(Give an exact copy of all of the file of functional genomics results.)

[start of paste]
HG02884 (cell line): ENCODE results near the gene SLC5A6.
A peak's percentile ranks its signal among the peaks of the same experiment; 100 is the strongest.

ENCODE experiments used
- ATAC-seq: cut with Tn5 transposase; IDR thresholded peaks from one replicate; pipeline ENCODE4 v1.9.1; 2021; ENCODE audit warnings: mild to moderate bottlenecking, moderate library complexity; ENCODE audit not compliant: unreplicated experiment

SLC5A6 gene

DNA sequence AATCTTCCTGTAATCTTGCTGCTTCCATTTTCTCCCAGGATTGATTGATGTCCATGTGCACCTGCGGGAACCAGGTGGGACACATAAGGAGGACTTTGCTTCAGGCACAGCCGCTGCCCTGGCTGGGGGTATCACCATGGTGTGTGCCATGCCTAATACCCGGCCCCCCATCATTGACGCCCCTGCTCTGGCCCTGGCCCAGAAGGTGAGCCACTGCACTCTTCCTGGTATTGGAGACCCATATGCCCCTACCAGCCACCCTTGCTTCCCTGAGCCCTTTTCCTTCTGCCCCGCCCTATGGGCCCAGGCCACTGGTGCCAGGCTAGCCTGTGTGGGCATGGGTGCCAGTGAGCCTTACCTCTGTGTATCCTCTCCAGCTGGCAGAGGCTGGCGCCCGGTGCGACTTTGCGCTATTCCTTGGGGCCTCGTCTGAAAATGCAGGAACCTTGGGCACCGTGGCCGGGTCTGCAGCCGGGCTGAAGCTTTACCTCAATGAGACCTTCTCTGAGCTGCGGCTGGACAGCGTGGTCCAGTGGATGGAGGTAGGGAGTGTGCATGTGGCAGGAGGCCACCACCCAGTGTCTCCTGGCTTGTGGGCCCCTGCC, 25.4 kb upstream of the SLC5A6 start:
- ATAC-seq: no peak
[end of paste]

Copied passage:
HG02884 (cell line): ENCODE results near the gene SLC5A6.
A peak's percentile ranks its signal among the peaks of the same experiment; 100 is the strongest.

ENCODE experiments used
- ATAC-seq: cut with Tn5 transposase; IDR thresholded peaks from one replicate; pipeline ENCODE4 v1.9.1; 2021; ENCODE audit warnings: mild to moderate bottlenecking, moderate library complexity; ENCODE audit not compliant: unreplicated experiment

SLC5A6 gene

DNA sequence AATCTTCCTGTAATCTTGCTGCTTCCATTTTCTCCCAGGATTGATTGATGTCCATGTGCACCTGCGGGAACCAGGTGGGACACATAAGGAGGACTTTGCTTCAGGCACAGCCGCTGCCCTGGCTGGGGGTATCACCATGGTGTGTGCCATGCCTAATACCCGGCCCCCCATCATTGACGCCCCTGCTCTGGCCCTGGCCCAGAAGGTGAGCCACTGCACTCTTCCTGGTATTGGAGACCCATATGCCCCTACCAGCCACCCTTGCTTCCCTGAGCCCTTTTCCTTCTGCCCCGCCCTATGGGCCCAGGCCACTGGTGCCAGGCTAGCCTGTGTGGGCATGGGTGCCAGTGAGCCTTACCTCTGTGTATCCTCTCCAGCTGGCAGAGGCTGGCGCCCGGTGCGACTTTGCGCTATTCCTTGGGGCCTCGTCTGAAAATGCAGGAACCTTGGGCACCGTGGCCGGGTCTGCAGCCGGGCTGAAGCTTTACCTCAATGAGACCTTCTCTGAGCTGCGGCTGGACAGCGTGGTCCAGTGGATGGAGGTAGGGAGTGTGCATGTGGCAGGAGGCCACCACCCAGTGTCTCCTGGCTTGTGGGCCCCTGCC, 25.4 kb upstream of the SLC5A6 start:
- ATAC-seq: no peak